CHENNAI: “The Ice Road,” starring Liam Neeson, is set in the icy wild of northern Canada, where a number of diamond miners find themselves trapped with their oxygen levels running low.
Written and directed by Jonathan Hensleigh, his first feature since “Kill the Irishman” a decade ago, the movie fits into the ever-exciting catastrophe genre.
Neeson, no stranger to the frozen wilderness (“The Grey,” “Cold Pursuit”), plays Mike, a heavy-duty trailer truck driver. His brother, Gurty (Marcus Thomas), suffers from post-traumatic stress disorder after a stint serving in Iraq.
When a methane explosion at a Canadian diamond mine traps dozens of men, with planes unavailable and helicopters unable to carry the heavy rescue machinery, Mike is asked to help, given his experience in navigating trucks across treacherous ice roads. He agrees — despite the fact that it is spring, and the ice is beginning to melt.
Three trucks set off, with one driven by Mike and Gurty, a second by the owner of the truck company, Jim Goldenrod (Laurence Fishburne) and the third by Tantoo (Amber Midthunder), an Indigenous Canadian woman whose brother is among the trapped miners. Tantoo is accompanied by Varnay (Benjamin Walker), a mine insurance representative.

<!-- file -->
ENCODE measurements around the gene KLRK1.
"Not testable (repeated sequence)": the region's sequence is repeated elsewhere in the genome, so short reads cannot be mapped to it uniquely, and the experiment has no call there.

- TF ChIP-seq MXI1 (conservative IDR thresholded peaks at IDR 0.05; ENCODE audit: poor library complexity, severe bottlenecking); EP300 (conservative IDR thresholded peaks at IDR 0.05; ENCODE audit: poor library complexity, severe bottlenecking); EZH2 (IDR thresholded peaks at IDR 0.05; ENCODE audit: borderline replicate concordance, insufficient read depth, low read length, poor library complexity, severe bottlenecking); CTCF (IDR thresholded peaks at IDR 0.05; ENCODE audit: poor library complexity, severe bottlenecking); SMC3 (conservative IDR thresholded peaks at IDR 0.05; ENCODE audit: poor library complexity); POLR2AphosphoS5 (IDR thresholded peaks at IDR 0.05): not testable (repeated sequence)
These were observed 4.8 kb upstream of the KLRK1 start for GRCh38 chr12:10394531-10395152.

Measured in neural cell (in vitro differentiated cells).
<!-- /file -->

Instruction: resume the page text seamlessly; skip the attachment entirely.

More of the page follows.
The show is full of violence and suspense, with both the truck convoy and trapped miners facing difficult decisions amid their escalating predicaments. Hensleigh offers plenty of excitement, but with Neeson now 69, he is perhaps a little too weary to carry such an action-laden show.
Midthunder, meanwhile, hardly fits the bill as a driver rugged enough to see her truck through such perilous terrain. In one scene, she tells Gurty that she done this a thousand times, which beggars belief; this seems to be a case of Hollywood falling back on old tropes when it comes to female casting.
It is monotonous and sometimes laughable, and overall, rather predictable. But, you could do worse for an evening of easy entertainment.